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ARREST GIVES BUSY SIGNAL A SPIKE IN THE SALES OF HIS RECORDINGS!

By Howard Campbell—-

THERE has been a spike in sales for Reggae Music Again, the album by deejay Busy Signal who was extradited to the United States last week.

Michelle Williams, a spokesperson for VP Records which distributes Reggae Music Again, said the album is doing “absolutely better” than some weeks ago when returns were sluggish.

BUSY SIGNAL… album is doing “absolutely better” than some weeks ago

 

Williams could not give latest figures but said things have “definitely picked up” for the set which was released in April.

“It’s not been dramatic but I think more people are tuning in to his music because they realise Busy is a good artiste,” Williams told the Jamaica Observer.

VP had high expectations for Reggae Music Again which was released nine months after Busy Signal’s appearance on the much-touted Reggae Meets Country album on which he covered Kenny Rogers’ The Gambler.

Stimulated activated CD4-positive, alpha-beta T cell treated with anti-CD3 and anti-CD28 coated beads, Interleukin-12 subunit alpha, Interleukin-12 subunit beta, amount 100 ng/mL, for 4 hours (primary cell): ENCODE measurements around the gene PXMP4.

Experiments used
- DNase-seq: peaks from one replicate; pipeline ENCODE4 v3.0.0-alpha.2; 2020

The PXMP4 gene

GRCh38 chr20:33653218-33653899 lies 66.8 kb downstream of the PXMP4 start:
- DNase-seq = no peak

But figures from record sales monitor SoundScan revealed that it was one of several albums by dancehall artists that were not doing well. SoundScan’s data showed Reggae Music Again had sold just over 1,500 copies.

The album featured songs produced by Donovan Germain and Shane Brown.

Busy Signal (given name Glendale Gordon) has been in the news recently for more than his music. He was detained by British authorities in England in late May. He was later apprehended by the Fugitive Apprehension Team at the Norman Manley International Airport in St Andrew.

The artist was extradited to the United States on June 19. In October 2002, Gordon allegedly fled that country where he was scheduled to go on trial for cocaine-related charges.

Busy Signal, who was represented by Queens Counsel KD Knight and Charles Ganga-Singh, waived his rights to an extradition hearing on May 24.

Yesterday, he pleaded not guilty to one count of failure to appear in court in Minnesota.

Meanwhile, Williams says VP has launched a Facebook page (onebusysignal) with a petition calling for Busy Signal’s freedom. Approximately 960 persons have signed the document to date.

 

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